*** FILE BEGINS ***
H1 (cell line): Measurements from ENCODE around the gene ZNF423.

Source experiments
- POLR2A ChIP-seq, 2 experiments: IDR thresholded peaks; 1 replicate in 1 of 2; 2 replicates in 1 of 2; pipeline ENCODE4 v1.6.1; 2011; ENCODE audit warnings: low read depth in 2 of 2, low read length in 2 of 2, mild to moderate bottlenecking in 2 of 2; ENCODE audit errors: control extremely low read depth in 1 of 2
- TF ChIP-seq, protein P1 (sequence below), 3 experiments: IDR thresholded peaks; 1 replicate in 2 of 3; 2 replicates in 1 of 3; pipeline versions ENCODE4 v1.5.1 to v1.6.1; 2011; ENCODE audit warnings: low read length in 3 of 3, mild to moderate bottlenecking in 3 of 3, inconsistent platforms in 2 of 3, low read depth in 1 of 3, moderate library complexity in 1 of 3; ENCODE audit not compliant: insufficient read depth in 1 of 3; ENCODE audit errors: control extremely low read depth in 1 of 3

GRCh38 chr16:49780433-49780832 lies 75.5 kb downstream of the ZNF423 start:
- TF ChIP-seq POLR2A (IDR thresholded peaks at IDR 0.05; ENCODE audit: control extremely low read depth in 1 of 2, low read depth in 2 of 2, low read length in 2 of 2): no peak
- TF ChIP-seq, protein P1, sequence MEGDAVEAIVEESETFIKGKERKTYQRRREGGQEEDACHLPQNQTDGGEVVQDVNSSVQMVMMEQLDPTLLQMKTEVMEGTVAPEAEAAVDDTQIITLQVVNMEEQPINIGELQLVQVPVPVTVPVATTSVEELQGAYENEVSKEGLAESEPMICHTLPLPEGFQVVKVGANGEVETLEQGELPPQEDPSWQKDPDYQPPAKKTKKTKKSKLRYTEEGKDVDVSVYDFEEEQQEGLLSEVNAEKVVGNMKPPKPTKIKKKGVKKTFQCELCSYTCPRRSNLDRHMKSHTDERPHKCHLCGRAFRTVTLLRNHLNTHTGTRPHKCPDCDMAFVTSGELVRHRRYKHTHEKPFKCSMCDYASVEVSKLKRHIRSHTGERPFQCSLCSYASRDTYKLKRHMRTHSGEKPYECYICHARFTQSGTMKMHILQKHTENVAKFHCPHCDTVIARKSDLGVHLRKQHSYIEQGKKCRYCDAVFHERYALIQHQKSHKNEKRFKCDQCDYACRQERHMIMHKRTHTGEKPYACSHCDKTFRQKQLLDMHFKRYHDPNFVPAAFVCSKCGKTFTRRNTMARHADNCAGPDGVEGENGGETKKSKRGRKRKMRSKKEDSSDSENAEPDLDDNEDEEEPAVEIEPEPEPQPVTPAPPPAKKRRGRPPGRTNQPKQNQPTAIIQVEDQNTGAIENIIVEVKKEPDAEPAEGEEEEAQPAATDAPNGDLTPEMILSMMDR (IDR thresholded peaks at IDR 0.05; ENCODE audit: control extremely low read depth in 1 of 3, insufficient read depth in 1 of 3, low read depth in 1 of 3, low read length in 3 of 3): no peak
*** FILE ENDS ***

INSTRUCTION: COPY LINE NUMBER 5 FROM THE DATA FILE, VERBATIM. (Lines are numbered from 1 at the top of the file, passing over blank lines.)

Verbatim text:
GRCh38 chr16:49780433-49780832 lies 75.5 kb downstream of the ZNF423 start: